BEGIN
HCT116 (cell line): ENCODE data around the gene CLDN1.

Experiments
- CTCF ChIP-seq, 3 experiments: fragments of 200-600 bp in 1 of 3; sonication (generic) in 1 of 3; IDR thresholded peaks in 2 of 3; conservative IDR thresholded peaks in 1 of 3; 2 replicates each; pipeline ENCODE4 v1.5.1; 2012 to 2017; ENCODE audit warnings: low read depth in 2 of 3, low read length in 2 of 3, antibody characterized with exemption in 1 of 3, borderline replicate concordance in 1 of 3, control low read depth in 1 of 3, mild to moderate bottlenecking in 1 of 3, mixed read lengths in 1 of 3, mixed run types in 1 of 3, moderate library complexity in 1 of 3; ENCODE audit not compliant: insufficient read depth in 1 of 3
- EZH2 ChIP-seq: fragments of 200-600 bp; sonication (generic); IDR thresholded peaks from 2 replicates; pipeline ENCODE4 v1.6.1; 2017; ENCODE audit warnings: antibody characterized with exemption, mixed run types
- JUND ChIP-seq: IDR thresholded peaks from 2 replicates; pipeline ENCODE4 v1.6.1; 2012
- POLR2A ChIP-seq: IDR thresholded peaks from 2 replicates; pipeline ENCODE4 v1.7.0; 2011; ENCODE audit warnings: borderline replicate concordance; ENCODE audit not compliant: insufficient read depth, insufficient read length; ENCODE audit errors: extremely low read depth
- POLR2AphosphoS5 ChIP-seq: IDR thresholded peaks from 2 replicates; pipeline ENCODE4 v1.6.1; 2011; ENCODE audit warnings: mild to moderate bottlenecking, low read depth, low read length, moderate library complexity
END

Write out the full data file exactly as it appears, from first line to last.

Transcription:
HCT116 (cell line): ENCODE data around the gene CLDN1.

Experiments
- CTCF ChIP-seq, 3 experiments: fragments of 200-600 bp in 1 of 3; sonication (generic) in 1 of 3; IDR thresholded peaks in 2 of 3; conservative IDR thresholded peaks in 1 of 3; 2 replicates each; pipeline ENCODE4 v1.5.1; 2012 to 2017; ENCODE audit warnings: low read depth in 2 of 3, low read length in 2 of 3, antibody characterized with exemption in 1 of 3, borderline replicate concordance in 1 of 3, control low read depth in 1 of 3, mild to moderate bottlenecking in 1 of 3, mixed read lengths in 1 of 3, mixed run types in 1 of 3, moderate library complexity in 1 of 3; ENCODE audit not compliant: insufficient read depth in 1 of 3
- EZH2 ChIP-seq: fragments of 200-600 bp; sonication (generic); IDR thresholded peaks from 2 replicates; pipeline ENCODE4 v1.6.1; 2017; ENCODE audit warnings: antibody characterized with exemption, mixed run types
- JUND ChIP-seq: IDR thresholded peaks from 2 replicates; pipeline ENCODE4 v1.6.1; 2012
- POLR2A ChIP-seq: IDR thresholded peaks from 2 replicates; pipeline ENCODE4 v1.7.0; 2011; ENCODE audit warnings: borderline replicate concordance; ENCODE audit not compliant: insufficient read depth, insufficient read length; ENCODE audit errors: extremely low read depth
- POLR2AphosphoS5 ChIP-seq: IDR thresholded peaks from 2 replicates; pipeline ENCODE4 v1.6.1; 2011; ENCODE audit warnings: mild to moderate bottlenecking, low read depth, low read length, moderate library complexity